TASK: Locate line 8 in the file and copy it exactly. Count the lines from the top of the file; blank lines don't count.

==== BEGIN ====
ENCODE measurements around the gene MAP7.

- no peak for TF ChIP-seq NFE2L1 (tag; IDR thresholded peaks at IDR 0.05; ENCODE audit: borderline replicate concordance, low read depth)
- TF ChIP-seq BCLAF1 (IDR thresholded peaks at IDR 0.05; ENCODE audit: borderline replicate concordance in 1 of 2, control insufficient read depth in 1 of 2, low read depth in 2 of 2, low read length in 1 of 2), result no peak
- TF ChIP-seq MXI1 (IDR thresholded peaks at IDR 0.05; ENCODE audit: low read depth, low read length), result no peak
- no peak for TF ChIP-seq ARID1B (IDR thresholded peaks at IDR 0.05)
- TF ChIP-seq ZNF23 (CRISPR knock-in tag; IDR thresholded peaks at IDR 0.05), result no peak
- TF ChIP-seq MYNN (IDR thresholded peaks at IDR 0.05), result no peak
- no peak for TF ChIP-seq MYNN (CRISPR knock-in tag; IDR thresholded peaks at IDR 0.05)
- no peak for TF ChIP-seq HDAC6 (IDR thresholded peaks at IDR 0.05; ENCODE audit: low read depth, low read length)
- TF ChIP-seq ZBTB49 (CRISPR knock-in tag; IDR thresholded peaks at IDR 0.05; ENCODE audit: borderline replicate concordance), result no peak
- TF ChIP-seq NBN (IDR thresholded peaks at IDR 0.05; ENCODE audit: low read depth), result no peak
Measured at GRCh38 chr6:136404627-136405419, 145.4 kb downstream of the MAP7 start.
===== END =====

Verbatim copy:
- no peak for TF ChIP-seq MYNN (CRISPR knock-in tag; IDR thresholded peaks at IDR 0.05)